D.R. (Dai) Owen
Rugby Expert and Education Office Clerk
David Richard Owen, (his full name was always used in Bethel, Abernant) was known as Dai by most people, but as ‘Titch’ in his schooldays. That was hardly a fair description of him, as his photograph testifies. He was born on 12 September 1928, in Llwydcoed, the home village of his father Joe. His mother Bessie’s home (née Evans) was at 19 Richmond Terrace, Abernant. It was there, at what was originally the home of his maternal grandparents, that Dai spent most of his life, moving to a flat at Heol y Parc, at the top of Abernant, in his last decade.
He entered the Aberdare Boys’ Grammar School at the beginning of the Autumn term 1940, leaving with his CWB School Certificate at the end of July 1946. He played rugby at school, though he does not feature in any of the first team photographs of that time. One of his favourite stories told how he had played opposite Glyn Davies, then a budding star from Pontypridd, the Saturday before the latter was awarded his first full cap for Wales.
Dai then joined the RAF to undertake his national service, where he played a lot of rugby, as a full back or outside half. At that time his path crossed those of many rugby players who had yet to make a name for themselves, but with whom he kept in touch in later life. Among them was Bleddyn Williams, who remained one of Dai’s lifelong friends.
Dai never married, but said that he had some particular passions in life instead. The first was undoubtedly rugby, on which subject he was a walking encyclopaedia. Another was cricket – he was a keen follower of Glamorgan, but one of his delights was to attend the end-of-season Scarborough Cricket Festival in the company of friends, such as Gwyn Morgan. Another was beer. Heol y Parc was just down the road from the Rhos Wenallt, behind the bar of which he kept his own pewter tankard. Lastly, and perhaps surprisingly to many people, was his chapel, Bethel Welsh Baptist Chapel, Abernant, where he was a lifelong member. It was, and is, even closer to Heol y Parc than the Rhos Wenallt. Dai’s theology was extremely liberal and tolerant. He hated religious narrow-mindedness or bigotry.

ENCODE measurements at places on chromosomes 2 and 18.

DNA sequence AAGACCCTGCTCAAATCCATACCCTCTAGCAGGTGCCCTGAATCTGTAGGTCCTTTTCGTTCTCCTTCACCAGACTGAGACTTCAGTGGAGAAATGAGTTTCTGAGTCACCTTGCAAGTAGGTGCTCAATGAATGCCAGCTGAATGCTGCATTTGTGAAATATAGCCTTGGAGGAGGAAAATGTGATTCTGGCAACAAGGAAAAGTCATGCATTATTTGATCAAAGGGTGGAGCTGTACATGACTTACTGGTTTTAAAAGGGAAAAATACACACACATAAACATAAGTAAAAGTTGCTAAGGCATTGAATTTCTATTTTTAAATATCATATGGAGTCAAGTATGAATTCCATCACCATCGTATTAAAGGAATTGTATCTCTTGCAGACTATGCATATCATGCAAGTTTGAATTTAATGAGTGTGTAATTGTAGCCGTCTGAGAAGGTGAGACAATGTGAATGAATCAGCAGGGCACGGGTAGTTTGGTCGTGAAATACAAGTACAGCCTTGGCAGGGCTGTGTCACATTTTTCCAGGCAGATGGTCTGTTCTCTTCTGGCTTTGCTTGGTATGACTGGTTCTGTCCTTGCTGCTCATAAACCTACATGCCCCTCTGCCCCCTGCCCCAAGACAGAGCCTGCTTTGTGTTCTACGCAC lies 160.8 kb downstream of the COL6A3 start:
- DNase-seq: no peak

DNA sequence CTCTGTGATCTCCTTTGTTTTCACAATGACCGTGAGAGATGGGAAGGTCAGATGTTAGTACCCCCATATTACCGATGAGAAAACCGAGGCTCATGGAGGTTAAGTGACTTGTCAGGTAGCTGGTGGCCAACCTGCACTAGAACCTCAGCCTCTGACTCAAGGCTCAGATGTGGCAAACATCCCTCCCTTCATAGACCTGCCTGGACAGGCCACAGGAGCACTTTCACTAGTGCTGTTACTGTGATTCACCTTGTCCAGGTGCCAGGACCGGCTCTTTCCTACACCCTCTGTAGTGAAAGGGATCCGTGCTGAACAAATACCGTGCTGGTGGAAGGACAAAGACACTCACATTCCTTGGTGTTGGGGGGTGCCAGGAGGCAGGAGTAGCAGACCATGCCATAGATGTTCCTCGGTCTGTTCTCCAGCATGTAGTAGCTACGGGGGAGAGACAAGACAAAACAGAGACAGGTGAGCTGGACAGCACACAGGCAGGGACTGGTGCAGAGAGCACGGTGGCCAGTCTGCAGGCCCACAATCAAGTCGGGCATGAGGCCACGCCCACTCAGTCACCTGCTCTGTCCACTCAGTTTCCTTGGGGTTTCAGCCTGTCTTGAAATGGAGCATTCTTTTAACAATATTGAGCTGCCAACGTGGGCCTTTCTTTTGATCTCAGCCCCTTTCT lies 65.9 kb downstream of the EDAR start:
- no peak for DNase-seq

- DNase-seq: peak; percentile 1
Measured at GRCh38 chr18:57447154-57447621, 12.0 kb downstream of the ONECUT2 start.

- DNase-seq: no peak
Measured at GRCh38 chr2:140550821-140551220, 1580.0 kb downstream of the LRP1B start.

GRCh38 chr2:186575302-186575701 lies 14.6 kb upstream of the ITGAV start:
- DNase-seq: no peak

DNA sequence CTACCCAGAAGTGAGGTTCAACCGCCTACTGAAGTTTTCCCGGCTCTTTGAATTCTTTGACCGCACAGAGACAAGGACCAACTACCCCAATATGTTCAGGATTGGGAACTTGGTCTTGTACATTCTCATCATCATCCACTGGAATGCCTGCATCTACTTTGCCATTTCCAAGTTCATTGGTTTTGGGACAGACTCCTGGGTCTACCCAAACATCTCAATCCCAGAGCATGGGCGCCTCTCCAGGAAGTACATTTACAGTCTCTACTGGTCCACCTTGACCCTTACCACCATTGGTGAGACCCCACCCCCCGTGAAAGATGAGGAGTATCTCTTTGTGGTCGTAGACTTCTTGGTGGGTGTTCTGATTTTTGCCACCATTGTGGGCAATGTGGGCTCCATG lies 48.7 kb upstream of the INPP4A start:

Dai’s cousin and great friend was Rev M.J.Williams (also a former pupil of the school) who became the General Secretary of the Baptist Union of Wales. One of Dai’s prized possessions was the box of sermons, which he kept in his living room, left to him by his cousin. Dai was actively studying these in the last weeks of his life.
Following his national service, Dai found employment as a Clerical Officer in the Education Department of Glamorgan County Hall in Cardiff. He had fine, clear handwriting dating from that time. He then worked in the College of Further Education at Cwmdare, before transferring to the Divisional Education Office at the Rock Grounds, Aberdare, where he stayed until his retirement.
A lifelong member of Cardiff Rugby Club (and subsequently the Blues) he was one of the founders of the itinerant rugby club for budding Welsh players, the Welsh Academicals, the Accies, where he served for many years as Secretary and subsequently, Chairman. He was also active in the administration of Crawshay’s Rugby Club, accompanying the team to several touring games. He knew rugby players from all over the world. He loved to show off the Wallabies tie, given to him in Hong Kong by Michael Lynagh, as a swap for an Accies tie.
Dai’s other abiding interest was the school’s Past Students’ Association, on whose committee he served for a number of years and appears in photographs of their functions.
Dai Owen suffered from indifferent health towards the end of his life, but he enjoyed the love, support and care of his sister Margaret Whitmarsh (who still lives in Abernant) and her family. After a very brief illness, he died at Prince Charles Hospital, Merthyr, on 25 September 2006. He had celebrated his 78th birthday in the Rhos Wenallt only days before his final illness.
His funeral at Llwydcoed Crematorium was attended by hundreds of people, with six former rugby players, nearly all well-known internationals, bearing his coffin. He would have been proud of that, but especially the fact that Keith Rowlands and Arwyn Richards, who, like him, were proud former pupils of Aberdare Boys’ Grammar School, were two of the six.